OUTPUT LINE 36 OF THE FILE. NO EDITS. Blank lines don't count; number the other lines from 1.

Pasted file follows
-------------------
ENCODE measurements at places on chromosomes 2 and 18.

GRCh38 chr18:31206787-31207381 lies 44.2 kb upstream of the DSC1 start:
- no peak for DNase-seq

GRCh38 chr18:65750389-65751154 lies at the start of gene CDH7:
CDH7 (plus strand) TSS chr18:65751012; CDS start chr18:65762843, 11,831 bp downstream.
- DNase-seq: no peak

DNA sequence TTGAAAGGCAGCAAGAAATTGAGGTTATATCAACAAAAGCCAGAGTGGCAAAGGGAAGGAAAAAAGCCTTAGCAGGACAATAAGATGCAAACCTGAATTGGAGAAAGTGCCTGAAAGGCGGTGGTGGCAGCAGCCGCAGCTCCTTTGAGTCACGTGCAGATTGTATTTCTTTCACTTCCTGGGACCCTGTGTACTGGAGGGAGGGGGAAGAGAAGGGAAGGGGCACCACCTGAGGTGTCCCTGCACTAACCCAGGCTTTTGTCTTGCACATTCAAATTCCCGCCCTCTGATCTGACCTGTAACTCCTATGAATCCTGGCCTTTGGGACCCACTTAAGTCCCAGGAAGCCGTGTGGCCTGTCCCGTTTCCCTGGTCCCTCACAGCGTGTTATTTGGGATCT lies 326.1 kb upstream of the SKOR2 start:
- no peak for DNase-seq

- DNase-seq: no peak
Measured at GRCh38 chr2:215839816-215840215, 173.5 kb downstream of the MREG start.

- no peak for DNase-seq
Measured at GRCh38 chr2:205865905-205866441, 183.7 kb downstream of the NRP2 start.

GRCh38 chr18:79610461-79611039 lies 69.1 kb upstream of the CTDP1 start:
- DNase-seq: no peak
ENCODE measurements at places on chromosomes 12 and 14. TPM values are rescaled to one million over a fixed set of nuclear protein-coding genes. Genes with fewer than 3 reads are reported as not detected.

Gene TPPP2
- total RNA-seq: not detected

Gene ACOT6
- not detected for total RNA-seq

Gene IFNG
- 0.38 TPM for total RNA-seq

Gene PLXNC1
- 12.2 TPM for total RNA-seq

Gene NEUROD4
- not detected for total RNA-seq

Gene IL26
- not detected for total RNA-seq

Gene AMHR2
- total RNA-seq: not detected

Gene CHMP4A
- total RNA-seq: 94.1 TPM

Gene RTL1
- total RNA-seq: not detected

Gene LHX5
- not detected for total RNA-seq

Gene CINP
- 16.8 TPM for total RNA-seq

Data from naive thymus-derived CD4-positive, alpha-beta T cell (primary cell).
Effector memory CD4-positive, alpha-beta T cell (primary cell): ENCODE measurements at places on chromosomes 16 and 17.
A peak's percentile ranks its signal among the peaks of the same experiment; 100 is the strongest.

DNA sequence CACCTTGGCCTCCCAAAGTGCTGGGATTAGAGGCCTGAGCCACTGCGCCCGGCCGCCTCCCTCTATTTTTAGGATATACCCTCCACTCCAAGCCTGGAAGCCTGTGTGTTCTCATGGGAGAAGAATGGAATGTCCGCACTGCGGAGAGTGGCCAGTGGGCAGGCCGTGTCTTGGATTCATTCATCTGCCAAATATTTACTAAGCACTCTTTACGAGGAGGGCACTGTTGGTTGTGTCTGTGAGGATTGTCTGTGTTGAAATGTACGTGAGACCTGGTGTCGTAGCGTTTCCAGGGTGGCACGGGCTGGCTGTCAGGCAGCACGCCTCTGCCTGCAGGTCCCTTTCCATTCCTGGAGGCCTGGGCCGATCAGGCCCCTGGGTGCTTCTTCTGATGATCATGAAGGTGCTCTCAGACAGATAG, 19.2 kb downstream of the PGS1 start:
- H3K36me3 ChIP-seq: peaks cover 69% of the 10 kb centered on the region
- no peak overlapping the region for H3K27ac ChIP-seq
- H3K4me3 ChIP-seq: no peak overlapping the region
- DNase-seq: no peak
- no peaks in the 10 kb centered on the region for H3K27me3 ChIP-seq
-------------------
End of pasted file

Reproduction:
Gene CINP